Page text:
Wednesday, July 22, 2015

The Novel of Great Importance

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So much of writing is sitting around trying to find the perfect word or the perfect phrase. I feel as though people think writers just sit down at the keyboard and the words and phrases fly out of their fingers with ease as they say beautiful and important things. That it's natural for them.

I don't know about you, but most of my writing is me staring at the blank screen thinking of the right words. Imagining scenes in my head, then typing it out and realizing it reads nothing like I thought it would, deleting everything, and starting over. I pull up to try and find new words to use that might describe what I want to say in a better way. I pace circles around the house to try and figure it out. Then, sometimes after only getting a couple paragraphs on the page, I put it away and decide to think about it another day because I'm just writing myself into a rut.

When you write, you feel this pressure to have each word and sentence perfect. Each one needs to be meaningful and important.

Recently, the author VE Schwab wrote this on her Twitter:

"So many people set out to write a Novel of Great Importance. I just want to write stories that make people forget where they are. I want to make readers miss their stop. I want to make them smile and gasp and cheer. I want them to have fun."

When I read that, a wave of relief swept over me.

Lately, I've read a couple of those Novels of Great Importance. They have beautiful words and sentences and metaphors and say very important things about life and society. I read them and I agree saying "Yes, you are a great writer. Yes, this is very important. Good job. Gold star." Yet, I'm bored.

I don't lose myself in the story and forget where I am. I don't miss my train stop. I don't laugh or cheer or cry out loud. When the book is over I close it and say "Yup. That was very important and had a lot of important things to say. What's for lunch?"

Yet, we writers think this is what we need to create. The Novel of Great Importance. Or, perhaps, the Blog of Great Importance. We sit down and think "Yes! This will be the blog post where I have some great quote everyone will be talking about and will be pinned for everyone to be inspired by! This is the blog post that'll go viral and everyone will see what a great writer I am!"

That's not how it's supposed to be. The best writing, is the writing that comes from you. If the Novel/Blog of Great Importance isn't your style- don't write it. Pieces that are funny, or silly, or filled with fantasy and adventure, or about fashion, or art, or whatever it is you enjoy are the best ones. Because they are what you want to write about.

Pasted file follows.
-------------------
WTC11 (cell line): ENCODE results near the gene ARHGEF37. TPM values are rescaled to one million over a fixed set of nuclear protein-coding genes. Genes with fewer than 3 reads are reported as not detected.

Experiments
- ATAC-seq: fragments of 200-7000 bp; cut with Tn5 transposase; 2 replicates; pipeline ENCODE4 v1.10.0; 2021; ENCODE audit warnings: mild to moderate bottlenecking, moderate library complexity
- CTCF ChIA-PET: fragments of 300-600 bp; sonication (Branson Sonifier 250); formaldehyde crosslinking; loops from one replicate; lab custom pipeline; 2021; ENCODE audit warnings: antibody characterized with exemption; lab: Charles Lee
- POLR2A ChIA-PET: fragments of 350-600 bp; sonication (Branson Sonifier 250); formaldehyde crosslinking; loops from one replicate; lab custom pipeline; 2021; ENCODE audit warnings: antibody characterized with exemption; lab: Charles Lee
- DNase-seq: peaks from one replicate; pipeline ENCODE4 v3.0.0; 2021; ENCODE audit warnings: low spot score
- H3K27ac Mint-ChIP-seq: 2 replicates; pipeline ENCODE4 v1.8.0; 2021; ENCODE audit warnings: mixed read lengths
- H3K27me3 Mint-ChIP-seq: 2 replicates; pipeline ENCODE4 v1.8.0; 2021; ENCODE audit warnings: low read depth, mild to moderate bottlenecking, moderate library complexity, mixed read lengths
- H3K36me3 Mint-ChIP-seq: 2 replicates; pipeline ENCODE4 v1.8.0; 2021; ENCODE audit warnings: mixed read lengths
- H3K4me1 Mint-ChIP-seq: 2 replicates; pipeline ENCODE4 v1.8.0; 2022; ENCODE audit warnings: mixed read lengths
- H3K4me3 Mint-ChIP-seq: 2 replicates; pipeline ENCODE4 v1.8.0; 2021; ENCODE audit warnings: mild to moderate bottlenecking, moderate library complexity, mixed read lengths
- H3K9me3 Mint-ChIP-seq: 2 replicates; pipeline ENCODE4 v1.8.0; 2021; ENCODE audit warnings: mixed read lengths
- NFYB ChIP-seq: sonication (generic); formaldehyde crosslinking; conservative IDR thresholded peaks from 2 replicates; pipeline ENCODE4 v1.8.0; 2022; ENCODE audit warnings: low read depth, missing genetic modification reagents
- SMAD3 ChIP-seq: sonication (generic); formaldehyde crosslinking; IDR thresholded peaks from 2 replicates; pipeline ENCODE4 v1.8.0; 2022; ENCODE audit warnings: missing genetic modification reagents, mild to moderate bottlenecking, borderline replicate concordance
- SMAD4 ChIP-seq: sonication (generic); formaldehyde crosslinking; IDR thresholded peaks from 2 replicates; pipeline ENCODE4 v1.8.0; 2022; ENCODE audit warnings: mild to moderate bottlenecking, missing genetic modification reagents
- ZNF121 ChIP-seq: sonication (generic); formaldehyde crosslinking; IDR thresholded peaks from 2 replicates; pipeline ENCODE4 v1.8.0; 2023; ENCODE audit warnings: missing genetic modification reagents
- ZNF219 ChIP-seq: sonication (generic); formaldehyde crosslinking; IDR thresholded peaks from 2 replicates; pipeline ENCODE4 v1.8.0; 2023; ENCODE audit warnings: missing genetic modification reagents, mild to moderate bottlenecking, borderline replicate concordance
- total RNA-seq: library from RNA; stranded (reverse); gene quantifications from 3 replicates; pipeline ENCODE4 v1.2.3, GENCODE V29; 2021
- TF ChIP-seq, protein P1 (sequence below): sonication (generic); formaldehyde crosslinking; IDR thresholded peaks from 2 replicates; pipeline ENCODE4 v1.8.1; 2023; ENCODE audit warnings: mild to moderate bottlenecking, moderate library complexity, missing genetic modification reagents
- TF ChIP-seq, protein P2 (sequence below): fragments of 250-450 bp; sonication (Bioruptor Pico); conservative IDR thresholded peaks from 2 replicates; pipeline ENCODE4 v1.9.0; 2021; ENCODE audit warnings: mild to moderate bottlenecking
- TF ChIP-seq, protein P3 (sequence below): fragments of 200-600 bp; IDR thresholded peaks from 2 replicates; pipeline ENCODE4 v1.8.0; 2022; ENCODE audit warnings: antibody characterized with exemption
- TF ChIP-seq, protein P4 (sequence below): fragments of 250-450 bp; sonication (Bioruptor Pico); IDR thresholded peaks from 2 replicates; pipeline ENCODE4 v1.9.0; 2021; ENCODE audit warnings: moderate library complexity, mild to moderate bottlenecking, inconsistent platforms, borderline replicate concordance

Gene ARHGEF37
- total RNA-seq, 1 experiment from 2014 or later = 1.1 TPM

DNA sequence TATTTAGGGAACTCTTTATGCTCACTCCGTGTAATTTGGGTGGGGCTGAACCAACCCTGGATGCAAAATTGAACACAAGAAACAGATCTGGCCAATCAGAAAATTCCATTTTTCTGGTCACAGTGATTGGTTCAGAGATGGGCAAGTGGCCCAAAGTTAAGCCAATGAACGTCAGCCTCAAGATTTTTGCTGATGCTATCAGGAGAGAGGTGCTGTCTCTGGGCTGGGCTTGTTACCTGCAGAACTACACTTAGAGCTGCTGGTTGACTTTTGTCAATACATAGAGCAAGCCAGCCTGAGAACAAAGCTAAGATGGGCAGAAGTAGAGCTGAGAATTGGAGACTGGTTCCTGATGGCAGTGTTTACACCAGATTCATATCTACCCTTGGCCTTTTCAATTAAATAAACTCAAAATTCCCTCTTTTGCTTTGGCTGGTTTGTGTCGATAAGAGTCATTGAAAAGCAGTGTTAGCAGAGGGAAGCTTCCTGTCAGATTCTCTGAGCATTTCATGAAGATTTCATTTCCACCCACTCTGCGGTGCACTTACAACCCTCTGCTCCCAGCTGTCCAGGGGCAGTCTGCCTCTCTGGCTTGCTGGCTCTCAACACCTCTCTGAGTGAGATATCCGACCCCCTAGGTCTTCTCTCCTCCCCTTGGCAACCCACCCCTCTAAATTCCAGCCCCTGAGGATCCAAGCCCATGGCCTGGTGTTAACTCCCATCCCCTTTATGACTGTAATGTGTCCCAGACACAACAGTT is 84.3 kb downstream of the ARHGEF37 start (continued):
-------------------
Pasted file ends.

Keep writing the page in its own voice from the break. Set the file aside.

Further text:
The bloggers who stay true to themselves and don't try to be something else are the ones I still follow. The novels that make me laugh and cry and get lost in their world, even if they are the "best" of literature, are the ones I will continually pick up and read.

This doesn't mean they aren't important or don't have fantastic messages. I keep going back to Harry Potter and how many important messages there were in that series. Yet, I wasn't bored to tears.

Last night I watched Legally Blonde and was reminded about how on the surface it's a silly girly comedy - but I find it to be one of the best feminist movies. The musical is the same way.

This is my writing advice. Write what you want to write and don't feel like you have to live up to some standard of what is considered "great" or "important." It doesn't mean you won't have writers block or days when you struggle to find the words. That will always happen. But write what you want to write. Whether it's a fun blog post, fanfiction, a silly story, about fashion and makeup, your family, or whatever. If it happens to be deep and meaningful, that's awesome. If it doesn't seem that way, who cares? Your best writing will come from you, not from being pretentious.

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  1. It's funny, because we call them "Novels of Great Importance," but they're usually the ones I forget. I don't remember the books that just made good points. I remember the ones that were good stories. The ones that just mic drop awesome truths in the middle and you're like, "Wait...what?" Because you weren't expecting the mic drop because you were so wrapped up in the story. THOSE are the ones I remember. Novels of Great Importance be damned, just tell me a good story.

  2. I love this!! I am actually mulling over a blog post about what exactly constitutes a "great" novel (sparked by the idea that GSAW has ruined TKAM). People often look down on things that aren't serious or meaningful enough, but there is something to be said about entertainment for entertainment's sake.


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